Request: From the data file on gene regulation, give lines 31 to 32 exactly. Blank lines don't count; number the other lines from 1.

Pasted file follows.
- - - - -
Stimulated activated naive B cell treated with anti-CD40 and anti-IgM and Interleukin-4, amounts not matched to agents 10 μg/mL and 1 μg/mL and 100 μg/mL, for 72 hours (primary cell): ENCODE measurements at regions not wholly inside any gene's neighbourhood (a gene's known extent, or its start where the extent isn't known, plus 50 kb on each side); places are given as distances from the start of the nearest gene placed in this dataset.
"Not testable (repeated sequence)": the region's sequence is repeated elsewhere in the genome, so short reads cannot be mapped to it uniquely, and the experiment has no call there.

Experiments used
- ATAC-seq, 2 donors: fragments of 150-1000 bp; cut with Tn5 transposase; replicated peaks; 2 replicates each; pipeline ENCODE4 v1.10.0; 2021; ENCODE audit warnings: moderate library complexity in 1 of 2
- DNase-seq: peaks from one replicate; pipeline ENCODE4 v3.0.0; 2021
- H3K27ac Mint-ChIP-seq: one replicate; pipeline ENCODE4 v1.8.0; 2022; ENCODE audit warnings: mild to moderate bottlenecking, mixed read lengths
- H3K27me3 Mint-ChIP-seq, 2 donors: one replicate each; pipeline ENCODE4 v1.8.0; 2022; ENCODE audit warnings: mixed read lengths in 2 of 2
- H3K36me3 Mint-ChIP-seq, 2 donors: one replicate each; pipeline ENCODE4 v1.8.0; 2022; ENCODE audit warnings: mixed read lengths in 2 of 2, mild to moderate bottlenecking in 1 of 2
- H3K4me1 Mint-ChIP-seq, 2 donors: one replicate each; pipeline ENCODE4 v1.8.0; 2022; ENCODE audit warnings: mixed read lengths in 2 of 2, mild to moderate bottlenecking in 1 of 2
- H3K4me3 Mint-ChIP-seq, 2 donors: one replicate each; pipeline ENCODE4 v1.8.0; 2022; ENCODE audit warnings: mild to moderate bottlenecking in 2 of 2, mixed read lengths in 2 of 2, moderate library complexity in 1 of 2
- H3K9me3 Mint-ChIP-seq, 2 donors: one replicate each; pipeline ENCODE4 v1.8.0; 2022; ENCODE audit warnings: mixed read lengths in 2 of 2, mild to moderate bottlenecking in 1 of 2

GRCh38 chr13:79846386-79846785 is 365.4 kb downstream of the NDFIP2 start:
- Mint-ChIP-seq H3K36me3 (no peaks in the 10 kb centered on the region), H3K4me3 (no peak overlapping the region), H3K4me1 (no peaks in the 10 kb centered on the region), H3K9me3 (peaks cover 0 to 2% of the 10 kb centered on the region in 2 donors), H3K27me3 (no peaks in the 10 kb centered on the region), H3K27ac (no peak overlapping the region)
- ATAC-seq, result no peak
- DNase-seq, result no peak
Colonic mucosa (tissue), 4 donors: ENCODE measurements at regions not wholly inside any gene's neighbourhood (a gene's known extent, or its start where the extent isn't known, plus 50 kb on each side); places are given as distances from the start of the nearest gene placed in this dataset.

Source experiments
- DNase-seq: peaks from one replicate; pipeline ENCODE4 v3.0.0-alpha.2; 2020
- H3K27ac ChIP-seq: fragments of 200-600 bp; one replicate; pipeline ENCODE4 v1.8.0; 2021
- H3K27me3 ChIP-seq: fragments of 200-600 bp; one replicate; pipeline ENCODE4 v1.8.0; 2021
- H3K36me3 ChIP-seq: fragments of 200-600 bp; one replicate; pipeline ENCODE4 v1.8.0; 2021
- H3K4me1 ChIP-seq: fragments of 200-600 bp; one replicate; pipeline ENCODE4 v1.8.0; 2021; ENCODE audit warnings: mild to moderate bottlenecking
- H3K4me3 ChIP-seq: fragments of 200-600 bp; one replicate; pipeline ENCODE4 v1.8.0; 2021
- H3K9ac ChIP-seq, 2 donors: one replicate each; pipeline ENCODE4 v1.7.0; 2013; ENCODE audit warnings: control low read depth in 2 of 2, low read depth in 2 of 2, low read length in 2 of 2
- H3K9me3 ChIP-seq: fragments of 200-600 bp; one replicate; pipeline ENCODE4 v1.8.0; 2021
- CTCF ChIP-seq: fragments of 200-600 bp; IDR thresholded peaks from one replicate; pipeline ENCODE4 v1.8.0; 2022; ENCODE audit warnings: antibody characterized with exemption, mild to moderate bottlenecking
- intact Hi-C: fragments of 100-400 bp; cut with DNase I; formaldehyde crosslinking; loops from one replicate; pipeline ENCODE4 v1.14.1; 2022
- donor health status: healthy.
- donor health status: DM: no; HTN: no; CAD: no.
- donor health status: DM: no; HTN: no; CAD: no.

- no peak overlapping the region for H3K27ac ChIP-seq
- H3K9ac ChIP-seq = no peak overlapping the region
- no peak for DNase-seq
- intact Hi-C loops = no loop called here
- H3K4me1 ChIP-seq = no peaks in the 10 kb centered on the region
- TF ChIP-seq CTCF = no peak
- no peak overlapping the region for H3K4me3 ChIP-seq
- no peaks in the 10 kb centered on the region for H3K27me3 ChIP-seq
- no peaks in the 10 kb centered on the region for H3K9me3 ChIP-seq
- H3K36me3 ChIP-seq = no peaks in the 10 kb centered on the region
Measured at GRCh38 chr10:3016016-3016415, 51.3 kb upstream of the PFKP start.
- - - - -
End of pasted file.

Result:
- no peak overlapping the region for H3K27ac ChIP-seq
- H3K9ac ChIP-seq = no peak overlapping the region